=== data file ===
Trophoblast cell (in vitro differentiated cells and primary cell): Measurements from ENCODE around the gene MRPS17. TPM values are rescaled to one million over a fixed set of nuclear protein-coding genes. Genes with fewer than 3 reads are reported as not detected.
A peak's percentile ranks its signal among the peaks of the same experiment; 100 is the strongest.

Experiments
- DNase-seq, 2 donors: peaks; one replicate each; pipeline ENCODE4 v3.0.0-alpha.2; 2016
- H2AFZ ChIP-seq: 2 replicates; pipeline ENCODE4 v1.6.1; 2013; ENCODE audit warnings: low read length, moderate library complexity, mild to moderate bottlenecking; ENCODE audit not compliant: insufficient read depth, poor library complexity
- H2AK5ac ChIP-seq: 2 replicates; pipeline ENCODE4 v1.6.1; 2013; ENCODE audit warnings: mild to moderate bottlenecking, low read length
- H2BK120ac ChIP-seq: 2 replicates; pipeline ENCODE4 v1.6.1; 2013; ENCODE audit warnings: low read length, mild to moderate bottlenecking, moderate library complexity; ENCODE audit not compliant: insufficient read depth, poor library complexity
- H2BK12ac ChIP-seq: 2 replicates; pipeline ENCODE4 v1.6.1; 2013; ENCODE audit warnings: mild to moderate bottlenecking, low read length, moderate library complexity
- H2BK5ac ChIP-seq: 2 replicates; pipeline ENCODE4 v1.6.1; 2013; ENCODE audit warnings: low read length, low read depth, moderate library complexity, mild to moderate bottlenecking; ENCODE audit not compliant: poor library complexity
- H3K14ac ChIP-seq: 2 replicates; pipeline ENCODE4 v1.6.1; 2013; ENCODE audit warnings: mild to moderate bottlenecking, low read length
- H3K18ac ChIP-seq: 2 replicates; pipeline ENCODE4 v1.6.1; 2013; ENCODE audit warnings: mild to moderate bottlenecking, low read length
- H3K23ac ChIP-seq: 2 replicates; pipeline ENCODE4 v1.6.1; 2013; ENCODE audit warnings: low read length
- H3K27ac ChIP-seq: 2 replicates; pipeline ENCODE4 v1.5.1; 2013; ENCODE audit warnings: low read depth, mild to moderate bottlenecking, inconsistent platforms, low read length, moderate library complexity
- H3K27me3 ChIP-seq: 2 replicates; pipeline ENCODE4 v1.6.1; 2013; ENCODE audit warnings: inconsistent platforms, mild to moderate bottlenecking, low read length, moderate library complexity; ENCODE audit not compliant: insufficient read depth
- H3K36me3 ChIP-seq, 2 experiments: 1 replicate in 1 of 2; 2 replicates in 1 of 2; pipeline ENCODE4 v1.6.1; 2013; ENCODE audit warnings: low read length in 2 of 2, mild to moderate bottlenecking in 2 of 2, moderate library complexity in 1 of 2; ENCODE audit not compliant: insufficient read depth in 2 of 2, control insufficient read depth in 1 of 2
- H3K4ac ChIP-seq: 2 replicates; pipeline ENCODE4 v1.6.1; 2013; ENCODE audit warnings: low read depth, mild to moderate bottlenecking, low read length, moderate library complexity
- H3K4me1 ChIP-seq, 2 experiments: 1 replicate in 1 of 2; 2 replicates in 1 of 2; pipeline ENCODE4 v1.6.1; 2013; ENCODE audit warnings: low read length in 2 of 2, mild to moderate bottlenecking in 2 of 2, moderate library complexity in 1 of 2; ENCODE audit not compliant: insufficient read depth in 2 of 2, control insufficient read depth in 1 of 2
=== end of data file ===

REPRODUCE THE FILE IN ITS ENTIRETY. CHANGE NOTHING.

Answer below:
Trophoblast cell (in vitro differentiated cells and primary cell): Measurements from ENCODE around the gene MRPS17. TPM values are rescaled to one million over a fixed set of nuclear protein-coding genes. Genes with fewer than 3 reads are reported as not detected.
A peak's percentile ranks its signal among the peaks of the same experiment; 100 is the strongest.

Experiments
- DNase-seq, 2 donors: peaks; one replicate each; pipeline ENCODE4 v3.0.0-alpha.2; 2016
- H2AFZ ChIP-seq: 2 replicates; pipeline ENCODE4 v1.6.1; 2013; ENCODE audit warnings: low read length, moderate library complexity, mild to moderate bottlenecking; ENCODE audit not compliant: insufficient read depth, poor library complexity
- H2AK5ac ChIP-seq: 2 replicates; pipeline ENCODE4 v1.6.1; 2013; ENCODE audit warnings: mild to moderate bottlenecking, low read length
- H2BK120ac ChIP-seq: 2 replicates; pipeline ENCODE4 v1.6.1; 2013; ENCODE audit warnings: low read length, mild to moderate bottlenecking, moderate library complexity; ENCODE audit not compliant: insufficient read depth, poor library complexity
- H2BK12ac ChIP-seq: 2 replicates; pipeline ENCODE4 v1.6.1; 2013; ENCODE audit warnings: mild to moderate bottlenecking, low read length, moderate library complexity
- H2BK5ac ChIP-seq: 2 replicates; pipeline ENCODE4 v1.6.1; 2013; ENCODE audit warnings: low read length, low read depth, moderate library complexity, mild to moderate bottlenecking; ENCODE audit not compliant: poor library complexity
- H3K14ac ChIP-seq: 2 replicates; pipeline ENCODE4 v1.6.1; 2013; ENCODE audit warnings: mild to moderate bottlenecking, low read length
- H3K18ac ChIP-seq: 2 replicates; pipeline ENCODE4 v1.6.1; 2013; ENCODE audit warnings: mild to moderate bottlenecking, low read length
- H3K23ac ChIP-seq: 2 replicates; pipeline ENCODE4 v1.6.1; 2013; ENCODE audit warnings: low read length
- H3K27ac ChIP-seq: 2 replicates; pipeline ENCODE4 v1.5.1; 2013; ENCODE audit warnings: low read depth, mild to moderate bottlenecking, inconsistent platforms, low read length, moderate library complexity
- H3K27me3 ChIP-seq: 2 replicates; pipeline ENCODE4 v1.6.1; 2013; ENCODE audit warnings: inconsistent platforms, mild to moderate bottlenecking, low read length, moderate library complexity; ENCODE audit not compliant: insufficient read depth
- H3K36me3 ChIP-seq, 2 experiments: 1 replicate in 1 of 2; 2 replicates in 1 of 2; pipeline ENCODE4 v1.6.1; 2013; ENCODE audit warnings: low read length in 2 of 2, mild to moderate bottlenecking in 2 of 2, moderate library complexity in 1 of 2; ENCODE audit not compliant: insufficient read depth in 2 of 2, control insufficient read depth in 1 of 2
- H3K4ac ChIP-seq: 2 replicates; pipeline ENCODE4 v1.6.1; 2013; ENCODE audit warnings: low read depth, mild to moderate bottlenecking, low read length, moderate library complexity
- H3K4me1 ChIP-seq, 2 experiments: 1 replicate in 1 of 2; 2 replicates in 1 of 2; pipeline ENCODE4 v1.6.1; 2013; ENCODE audit warnings: low read length in 2 of 2, mild to moderate bottlenecking in 2 of 2, moderate library complexity in 1 of 2; ENCODE audit not compliant: insufficient read depth in 2 of 2, control insufficient read depth in 1 of 2